Thursday, 3 September 2015

Vanuatua Maskelynes

Maskelynes 25-27 August

The Maskelynes are low lying islands just south of Malekula and one of the reasons they get so few tourists is that it is one of the islands that still has cases of malaria. Not to be put off by this, and taking precautions with mosquito nets and plenty of mosquito repellent, we set off from Ambrym in calm seas and gentle winds. That was until we passed the end of the island and spent the next two hours sailing into 35 knot winds and big seas while a big weather front went over us. Once it had passed it was a pleasant sail and all we had to do was find the anchorage.

Destruction from Cyclone still evident
The entrance to the large bay was about 40 metres across with reefs just under the water either side with depths in the entrance dropping down to 4 metres at high tide. Once inside we were the only boat in the anchorage. We were surrounded on all side by mangroves, forest and three villages along the shore all of which had been badly damaged by the Cyclone. Children on shore were waving and shouting ‘Alo’ as we came in.

Our first trip ashore in the dinghy was tricky as we negotiated the reefs inside the bay but managed to get ashore to meet Stewart who was the local guide. We arranged for a tour of the village the next day with an afternoon visit to the clam sanctuary.

Stewart's family at their home
The next morning we went ashore at low tide, only to find there was not enough water over the reef to get to the beach. We found a route that got us within 50 metres and then walked through thick mud to get to the shore, tying up the dinghy to a stick that Stewart brought out to us. He arranged for someone to bring our dinghy ashore when the tide rose which was very kind of him.

Founder of the village and now 106!
After a little clean up to get the mud off our feet we met his father in law, Paul, who was one of the founders of the village – he was 106. The village was located on another island but the earthquake and subsequent Tsunami in 1965 wiped out the village with the villages getting onto their canoes to escape the waves as it destroyed the village. The village relocated to their present location on the shore of main island.

Making bricks from cement
 Stewart took us on a tour of the three villages – all very and surprisingly different. One had a few island shops, one had beautiful bougainvillea and one had the big school. One thing that
the villages had in common was straight paths laid out in a grid and all had traditionally built houses made from bamboo and leaves. In fact one of the main exports from the village to Port Vila are the leaves woven in lengths to form thatch which are sold in the market or to a middle man. Some of the houses have a base wall built out of brick which they make themselves using cement brought from Port Vila.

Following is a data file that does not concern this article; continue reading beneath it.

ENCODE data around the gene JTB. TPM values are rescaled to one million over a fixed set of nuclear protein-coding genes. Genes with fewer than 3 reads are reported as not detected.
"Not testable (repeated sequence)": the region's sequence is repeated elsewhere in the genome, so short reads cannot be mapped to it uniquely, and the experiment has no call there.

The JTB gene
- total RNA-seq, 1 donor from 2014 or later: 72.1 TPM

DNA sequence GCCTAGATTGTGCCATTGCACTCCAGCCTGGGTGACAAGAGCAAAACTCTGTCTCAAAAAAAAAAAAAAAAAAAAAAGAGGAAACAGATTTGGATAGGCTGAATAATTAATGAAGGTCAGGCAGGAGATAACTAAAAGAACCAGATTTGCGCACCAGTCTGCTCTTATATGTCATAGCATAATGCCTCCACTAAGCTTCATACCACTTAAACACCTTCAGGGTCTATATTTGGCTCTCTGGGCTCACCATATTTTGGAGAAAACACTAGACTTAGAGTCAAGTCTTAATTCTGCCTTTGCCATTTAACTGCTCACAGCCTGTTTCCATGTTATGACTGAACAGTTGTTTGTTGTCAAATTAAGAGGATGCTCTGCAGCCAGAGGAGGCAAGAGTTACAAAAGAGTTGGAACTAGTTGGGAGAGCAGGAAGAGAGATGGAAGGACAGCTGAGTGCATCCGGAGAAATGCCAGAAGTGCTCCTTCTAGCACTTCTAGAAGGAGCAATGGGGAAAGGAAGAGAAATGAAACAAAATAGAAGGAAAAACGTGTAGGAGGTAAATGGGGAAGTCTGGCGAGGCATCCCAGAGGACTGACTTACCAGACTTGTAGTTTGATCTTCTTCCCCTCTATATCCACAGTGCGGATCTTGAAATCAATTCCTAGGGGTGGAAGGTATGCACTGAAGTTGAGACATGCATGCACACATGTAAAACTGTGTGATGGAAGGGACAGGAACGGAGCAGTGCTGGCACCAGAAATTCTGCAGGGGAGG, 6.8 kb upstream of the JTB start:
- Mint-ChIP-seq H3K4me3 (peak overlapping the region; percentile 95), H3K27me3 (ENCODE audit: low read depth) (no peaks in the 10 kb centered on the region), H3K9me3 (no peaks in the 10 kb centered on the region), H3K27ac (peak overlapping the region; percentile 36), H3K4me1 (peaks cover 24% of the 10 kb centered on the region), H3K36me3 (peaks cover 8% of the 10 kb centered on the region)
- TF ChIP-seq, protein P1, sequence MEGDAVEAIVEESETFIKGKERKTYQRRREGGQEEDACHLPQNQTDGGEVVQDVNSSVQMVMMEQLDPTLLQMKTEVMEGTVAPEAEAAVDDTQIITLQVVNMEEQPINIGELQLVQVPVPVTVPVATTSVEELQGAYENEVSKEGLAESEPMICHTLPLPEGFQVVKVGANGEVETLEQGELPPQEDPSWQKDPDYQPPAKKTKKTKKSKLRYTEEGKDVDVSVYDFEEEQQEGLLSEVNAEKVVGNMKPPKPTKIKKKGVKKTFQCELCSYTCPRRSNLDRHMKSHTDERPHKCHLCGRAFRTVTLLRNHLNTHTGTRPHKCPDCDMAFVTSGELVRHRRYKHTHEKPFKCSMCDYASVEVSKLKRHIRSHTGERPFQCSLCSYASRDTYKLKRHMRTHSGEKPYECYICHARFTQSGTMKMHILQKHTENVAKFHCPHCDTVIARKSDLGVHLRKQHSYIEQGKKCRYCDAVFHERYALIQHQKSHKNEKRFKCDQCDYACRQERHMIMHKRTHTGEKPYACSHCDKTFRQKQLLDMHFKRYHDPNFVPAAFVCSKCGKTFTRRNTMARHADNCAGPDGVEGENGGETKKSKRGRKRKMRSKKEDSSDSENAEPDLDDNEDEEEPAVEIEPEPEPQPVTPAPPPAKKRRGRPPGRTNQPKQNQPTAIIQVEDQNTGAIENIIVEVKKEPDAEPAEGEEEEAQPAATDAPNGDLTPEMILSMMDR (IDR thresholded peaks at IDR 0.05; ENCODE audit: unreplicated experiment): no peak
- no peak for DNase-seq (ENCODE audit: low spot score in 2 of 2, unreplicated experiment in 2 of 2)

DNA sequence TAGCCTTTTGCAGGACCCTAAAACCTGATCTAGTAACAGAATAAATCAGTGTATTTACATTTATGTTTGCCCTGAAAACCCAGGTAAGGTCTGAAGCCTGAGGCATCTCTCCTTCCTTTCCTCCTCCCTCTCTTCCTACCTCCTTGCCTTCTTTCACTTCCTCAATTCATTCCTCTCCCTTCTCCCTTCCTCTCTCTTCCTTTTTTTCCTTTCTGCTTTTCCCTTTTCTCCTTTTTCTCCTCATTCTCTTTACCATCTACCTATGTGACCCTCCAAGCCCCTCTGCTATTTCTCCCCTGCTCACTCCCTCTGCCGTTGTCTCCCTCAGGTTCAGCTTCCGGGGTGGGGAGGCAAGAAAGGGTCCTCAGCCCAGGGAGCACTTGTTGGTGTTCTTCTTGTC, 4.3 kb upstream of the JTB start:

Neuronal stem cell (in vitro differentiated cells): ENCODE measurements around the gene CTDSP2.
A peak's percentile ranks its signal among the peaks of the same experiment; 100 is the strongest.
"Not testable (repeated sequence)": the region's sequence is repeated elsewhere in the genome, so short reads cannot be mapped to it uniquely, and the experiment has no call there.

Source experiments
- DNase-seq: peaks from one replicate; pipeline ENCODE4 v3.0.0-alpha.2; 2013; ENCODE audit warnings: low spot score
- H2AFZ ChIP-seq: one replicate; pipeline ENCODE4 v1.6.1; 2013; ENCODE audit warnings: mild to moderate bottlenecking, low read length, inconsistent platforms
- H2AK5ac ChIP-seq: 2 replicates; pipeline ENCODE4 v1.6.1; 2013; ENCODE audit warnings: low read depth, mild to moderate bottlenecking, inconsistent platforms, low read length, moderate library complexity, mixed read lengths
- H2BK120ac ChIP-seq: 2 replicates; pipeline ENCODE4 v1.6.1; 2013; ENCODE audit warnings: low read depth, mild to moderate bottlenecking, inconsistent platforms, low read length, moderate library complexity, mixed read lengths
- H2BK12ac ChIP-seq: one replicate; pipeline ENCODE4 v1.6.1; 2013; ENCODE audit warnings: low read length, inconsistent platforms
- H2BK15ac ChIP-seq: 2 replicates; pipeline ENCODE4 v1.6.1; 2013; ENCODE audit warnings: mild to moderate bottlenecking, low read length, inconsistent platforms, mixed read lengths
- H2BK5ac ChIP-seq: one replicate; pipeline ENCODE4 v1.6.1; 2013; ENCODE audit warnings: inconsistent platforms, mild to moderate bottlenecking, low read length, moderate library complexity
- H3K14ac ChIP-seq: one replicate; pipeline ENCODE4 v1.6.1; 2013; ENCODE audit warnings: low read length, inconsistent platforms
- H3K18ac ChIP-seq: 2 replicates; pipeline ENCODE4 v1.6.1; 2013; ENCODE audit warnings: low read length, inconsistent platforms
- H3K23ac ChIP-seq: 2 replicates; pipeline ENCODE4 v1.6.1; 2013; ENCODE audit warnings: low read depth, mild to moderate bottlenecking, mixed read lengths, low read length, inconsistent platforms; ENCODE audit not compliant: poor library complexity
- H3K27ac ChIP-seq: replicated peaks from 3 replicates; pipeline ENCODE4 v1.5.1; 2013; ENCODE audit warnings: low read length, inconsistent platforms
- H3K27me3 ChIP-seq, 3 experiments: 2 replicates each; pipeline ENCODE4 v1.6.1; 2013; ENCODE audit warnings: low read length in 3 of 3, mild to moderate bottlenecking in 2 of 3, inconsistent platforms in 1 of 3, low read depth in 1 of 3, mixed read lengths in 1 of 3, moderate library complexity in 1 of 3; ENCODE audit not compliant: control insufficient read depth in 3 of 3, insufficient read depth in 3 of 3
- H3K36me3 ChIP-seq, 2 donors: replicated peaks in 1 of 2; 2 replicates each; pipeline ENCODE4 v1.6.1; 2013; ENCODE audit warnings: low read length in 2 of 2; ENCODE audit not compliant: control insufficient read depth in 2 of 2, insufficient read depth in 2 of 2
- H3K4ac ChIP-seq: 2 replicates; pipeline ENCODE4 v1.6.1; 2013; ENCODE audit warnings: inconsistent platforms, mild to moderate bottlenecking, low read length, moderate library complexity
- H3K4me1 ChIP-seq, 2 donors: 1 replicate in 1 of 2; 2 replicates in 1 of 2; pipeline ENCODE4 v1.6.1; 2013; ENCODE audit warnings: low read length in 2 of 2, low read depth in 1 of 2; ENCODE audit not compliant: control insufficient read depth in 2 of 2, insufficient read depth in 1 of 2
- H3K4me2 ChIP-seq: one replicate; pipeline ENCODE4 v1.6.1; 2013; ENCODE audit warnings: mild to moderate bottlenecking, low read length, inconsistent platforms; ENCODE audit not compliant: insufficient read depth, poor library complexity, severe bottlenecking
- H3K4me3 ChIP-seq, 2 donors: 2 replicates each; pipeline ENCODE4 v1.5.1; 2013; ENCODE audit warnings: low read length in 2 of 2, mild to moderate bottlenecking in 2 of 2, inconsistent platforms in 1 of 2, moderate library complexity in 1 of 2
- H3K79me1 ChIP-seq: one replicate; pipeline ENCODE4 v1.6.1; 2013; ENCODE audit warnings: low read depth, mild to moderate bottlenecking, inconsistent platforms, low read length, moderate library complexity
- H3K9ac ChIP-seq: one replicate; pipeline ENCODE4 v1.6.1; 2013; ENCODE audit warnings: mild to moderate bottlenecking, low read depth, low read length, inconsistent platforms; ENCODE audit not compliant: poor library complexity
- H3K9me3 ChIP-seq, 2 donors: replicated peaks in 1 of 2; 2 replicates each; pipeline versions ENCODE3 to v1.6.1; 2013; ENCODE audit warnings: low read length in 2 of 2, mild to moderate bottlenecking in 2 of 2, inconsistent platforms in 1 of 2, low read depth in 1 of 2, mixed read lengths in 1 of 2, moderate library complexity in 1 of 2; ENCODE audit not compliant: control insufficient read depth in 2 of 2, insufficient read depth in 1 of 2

Local Kava Bar - one of many!
The kindergarten
Water is short on the island as it so low lying and water has to be gathered from the rain they do have. Their main garden is on another island which is an hour’s boat ride away and they spend each Saturday there to tend the garden and pick the fruit and vegetables.

Inside the Church
The church in the village is one of the biggest that we have seen in the South pacific and it took them 35 years to complete. The three villages come together at Christmas to attend the Carol Service at this church and they stay with the villagers overnight. Stewart explained that before the missionaries came in 1896, the villages were always at war, capturing and eating people from the other villages but that all stopped when Christianity took hold. The villages have been at peace ever since and has changed my somewhat jaundiced view of missionaries (in this case at any rate).

One of the villagers in another village we visited had obviously done very well for himself in Santo where he now lives and had invested the money to build some holiday homes for rent in a small complex complete with a café – the only one on the island. The homes were built from brick and the small complex well designed and finished to a western standard. It was a stark contrast to the other homes on the island. He hopes to attract more visitors to the island (to help the economy) but it will be tough. The journey from Port Vila involves either a long ferry crossing which arrives once a week or a plane trip to Malakula, a ten hour truck ride through the jungle followed by a two hour boat crossing.  And having seen the ferry, that is certainly not an easy option. But it was heart-warming to see someone invest back in their own village despite all the difficulties.

In the afternoon we went to meet the owner of the clam sanctuary and to take the journey by outrigger canoe to the small island. I sat in the front with Stewart and the owner at the back with Catherine in the middle. I was handed a paddle as we made started the 1 mile trip against the wind and the incoming tide. After about 30 minutes I was getting tired and we seem to be making slow progress. I turned round to see our guide was talking to the owner at the back and I was the only person paddling! No wonder they sat me at the front. Thereafter we did make better progress.

The clam sanctuary was created in 1991 to avoid the extinction of the giant clam population and many of the clams are brought there by the villagers to help the conservation.  Once you have seen a few of them it lost its appeal but the reef and the fish were spectacular. We saw many types of fish we had not seen before and the colours of the coral were so vivid. A worthwhile trip.